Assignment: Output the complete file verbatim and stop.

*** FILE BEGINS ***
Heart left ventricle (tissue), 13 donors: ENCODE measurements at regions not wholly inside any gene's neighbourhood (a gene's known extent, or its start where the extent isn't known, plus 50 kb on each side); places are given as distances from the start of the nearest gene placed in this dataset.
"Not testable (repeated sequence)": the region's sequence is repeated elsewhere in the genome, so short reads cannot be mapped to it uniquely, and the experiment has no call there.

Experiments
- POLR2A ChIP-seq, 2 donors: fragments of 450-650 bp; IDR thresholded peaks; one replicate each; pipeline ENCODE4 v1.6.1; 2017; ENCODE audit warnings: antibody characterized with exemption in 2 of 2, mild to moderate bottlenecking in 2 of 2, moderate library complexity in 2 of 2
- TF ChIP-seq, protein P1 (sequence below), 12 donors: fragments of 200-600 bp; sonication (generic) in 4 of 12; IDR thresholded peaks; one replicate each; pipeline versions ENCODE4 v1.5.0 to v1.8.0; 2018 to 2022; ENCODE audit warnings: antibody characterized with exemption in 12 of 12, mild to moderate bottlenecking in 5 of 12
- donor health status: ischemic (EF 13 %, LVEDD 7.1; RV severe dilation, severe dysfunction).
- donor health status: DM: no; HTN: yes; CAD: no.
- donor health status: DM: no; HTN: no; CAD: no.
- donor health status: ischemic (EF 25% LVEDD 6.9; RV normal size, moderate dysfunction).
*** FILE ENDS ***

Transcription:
Heart left ventricle (tissue), 13 donors: ENCODE measurements at regions not wholly inside any gene's neighbourhood (a gene's known extent, or its start where the extent isn't known, plus 50 kb on each side); places are given as distances from the start of the nearest gene placed in this dataset.
"Not testable (repeated sequence)": the region's sequence is repeated elsewhere in the genome, so short reads cannot be mapped to it uniquely, and the experiment has no call there.

Experiments
- POLR2A ChIP-seq, 2 donors: fragments of 450-650 bp; IDR thresholded peaks; one replicate each; pipeline ENCODE4 v1.6.1; 2017; ENCODE audit warnings: antibody characterized with exemption in 2 of 2, mild to moderate bottlenecking in 2 of 2, moderate library complexity in 2 of 2
- TF ChIP-seq, protein P1 (sequence below), 12 donors: fragments of 200-600 bp; sonication (generic) in 4 of 12; IDR thresholded peaks; one replicate each; pipeline versions ENCODE4 v1.5.0 to v1.8.0; 2018 to 2022; ENCODE audit warnings: antibody characterized with exemption in 12 of 12, mild to moderate bottlenecking in 5 of 12
- donor health status: ischemic (EF 13 %, LVEDD 7.1; RV severe dilation, severe dysfunction).
- donor health status: DM: no; HTN: yes; CAD: no.
- donor health status: DM: no; HTN: no; CAD: no.
- donor health status: ischemic (EF 25% LVEDD 6.9; RV normal size, moderate dysfunction).